Neither Wisconsin nor the federal government requires seat belts
on school buses. There is concern that a lap-belt-only type seat
belt may be harmful for young children in a crash. In deciding not
to require seat belts, the built-in safety features of school buses
have been taken into consideration:
School buses are designed to take a great deal of impact, not
to crush in event of roll over, and to cushion children with
compartmentalization between the seats in event of crash or fast
Seat belts are largely intended to prevent ejection from a
vehicle. Typically, only children standing in the aisle or the
bus driver are at high risk of being ejected from a school bus.
Some school buses have pre-installed three point system seat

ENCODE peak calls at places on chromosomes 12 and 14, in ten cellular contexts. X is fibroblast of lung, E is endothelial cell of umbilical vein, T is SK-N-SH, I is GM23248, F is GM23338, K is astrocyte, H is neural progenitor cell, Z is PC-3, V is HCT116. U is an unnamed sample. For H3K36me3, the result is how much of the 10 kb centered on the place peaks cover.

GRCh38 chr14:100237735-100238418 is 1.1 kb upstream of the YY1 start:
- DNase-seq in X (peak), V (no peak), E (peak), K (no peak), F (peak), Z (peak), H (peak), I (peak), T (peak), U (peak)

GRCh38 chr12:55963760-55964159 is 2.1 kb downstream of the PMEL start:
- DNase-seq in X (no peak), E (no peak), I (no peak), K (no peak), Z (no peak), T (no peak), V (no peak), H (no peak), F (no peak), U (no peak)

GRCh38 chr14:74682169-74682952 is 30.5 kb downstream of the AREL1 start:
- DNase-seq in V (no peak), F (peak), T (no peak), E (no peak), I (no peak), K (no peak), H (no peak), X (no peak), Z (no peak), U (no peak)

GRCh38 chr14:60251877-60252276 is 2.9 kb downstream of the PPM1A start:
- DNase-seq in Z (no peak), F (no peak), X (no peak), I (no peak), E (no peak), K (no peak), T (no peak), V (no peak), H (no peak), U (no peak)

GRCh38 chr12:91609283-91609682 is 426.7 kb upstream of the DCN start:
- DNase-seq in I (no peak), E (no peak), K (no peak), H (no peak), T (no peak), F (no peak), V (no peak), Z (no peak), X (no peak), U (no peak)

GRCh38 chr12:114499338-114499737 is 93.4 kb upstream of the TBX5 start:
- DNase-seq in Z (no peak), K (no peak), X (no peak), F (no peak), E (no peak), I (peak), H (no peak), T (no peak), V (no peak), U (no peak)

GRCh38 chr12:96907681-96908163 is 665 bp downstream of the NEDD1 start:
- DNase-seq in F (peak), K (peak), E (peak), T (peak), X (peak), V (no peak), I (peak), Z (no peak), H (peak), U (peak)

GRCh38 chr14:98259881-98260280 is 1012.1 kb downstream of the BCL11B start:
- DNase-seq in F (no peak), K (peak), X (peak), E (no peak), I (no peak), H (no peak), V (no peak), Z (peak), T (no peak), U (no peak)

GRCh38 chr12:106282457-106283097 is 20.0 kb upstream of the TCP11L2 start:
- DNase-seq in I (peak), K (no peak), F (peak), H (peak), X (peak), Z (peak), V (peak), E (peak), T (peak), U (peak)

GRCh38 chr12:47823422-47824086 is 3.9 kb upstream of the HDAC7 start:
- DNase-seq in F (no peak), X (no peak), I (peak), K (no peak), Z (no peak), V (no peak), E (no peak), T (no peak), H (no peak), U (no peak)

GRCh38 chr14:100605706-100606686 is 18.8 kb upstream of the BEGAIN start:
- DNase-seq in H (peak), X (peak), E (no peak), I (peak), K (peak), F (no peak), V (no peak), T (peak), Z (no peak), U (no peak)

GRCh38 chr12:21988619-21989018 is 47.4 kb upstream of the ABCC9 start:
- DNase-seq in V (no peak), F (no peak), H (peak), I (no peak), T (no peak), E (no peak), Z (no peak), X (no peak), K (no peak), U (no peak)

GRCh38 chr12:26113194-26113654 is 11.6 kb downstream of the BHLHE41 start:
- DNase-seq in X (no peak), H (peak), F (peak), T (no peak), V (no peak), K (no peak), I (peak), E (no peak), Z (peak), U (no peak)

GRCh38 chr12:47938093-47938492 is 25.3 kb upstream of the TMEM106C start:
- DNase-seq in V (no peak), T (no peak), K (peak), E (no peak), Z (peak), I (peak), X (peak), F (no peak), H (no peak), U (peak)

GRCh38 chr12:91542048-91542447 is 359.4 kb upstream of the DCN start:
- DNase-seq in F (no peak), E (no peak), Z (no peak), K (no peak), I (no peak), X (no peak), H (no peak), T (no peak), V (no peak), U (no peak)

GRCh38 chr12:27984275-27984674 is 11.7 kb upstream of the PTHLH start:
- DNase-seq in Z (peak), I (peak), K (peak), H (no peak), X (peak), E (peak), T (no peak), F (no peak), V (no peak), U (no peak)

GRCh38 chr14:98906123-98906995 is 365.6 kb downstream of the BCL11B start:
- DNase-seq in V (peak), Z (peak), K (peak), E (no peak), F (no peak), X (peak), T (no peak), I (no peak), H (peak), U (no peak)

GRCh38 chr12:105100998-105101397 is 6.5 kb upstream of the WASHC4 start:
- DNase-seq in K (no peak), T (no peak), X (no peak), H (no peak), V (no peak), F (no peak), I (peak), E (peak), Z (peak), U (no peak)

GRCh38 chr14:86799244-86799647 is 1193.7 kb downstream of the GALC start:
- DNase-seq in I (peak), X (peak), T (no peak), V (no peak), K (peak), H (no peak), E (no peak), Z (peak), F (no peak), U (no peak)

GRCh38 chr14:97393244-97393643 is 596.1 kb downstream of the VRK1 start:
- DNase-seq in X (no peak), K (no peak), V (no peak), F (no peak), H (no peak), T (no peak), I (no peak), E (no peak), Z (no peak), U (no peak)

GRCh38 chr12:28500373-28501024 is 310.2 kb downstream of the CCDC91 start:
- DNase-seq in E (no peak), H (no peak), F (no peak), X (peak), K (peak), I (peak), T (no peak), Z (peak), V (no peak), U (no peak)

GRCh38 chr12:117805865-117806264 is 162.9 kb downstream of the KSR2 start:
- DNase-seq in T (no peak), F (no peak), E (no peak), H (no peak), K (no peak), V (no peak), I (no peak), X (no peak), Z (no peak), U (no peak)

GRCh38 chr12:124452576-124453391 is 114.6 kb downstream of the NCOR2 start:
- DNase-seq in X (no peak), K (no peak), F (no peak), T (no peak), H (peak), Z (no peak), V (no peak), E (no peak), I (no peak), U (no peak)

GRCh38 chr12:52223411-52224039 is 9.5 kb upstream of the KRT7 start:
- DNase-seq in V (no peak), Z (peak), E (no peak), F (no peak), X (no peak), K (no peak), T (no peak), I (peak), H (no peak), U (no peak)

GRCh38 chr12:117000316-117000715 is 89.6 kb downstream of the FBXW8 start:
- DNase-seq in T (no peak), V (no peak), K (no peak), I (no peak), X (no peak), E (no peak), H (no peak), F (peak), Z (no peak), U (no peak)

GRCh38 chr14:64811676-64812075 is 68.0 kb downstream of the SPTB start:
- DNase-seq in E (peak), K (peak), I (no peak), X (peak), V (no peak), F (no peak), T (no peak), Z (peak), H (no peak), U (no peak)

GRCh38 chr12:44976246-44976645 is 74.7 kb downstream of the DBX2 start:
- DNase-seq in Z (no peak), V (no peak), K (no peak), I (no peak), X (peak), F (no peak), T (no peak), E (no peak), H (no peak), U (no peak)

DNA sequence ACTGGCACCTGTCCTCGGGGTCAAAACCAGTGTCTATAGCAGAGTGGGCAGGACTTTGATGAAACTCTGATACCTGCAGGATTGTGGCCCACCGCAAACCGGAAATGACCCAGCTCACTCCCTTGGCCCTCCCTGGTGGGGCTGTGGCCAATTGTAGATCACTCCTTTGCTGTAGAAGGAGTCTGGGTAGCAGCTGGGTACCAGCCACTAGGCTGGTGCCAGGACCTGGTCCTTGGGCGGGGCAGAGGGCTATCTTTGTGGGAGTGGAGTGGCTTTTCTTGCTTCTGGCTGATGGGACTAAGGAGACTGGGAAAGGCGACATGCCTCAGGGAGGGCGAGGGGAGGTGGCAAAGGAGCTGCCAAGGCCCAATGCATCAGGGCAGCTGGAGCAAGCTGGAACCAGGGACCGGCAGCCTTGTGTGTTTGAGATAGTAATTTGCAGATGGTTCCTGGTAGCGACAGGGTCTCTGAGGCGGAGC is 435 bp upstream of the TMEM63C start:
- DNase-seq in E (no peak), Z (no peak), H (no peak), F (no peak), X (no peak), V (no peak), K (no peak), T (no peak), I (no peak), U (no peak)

belts. On these vehicles, all passengers are encouraged to use them.
There is an exception in the child safety seat law when
transporting small children in both commercial and school buses, but
when possible, correct child restraints are recommended.
Smaller school buses often have seat belts because they are
used to transport smaller children or children with behavioral
or other forms of disabilities.
Seat belts can be very helpful in keeping children seated.
Children under four should be transported in an approved child
restraint, properly installed in the vehicle, if seat belts are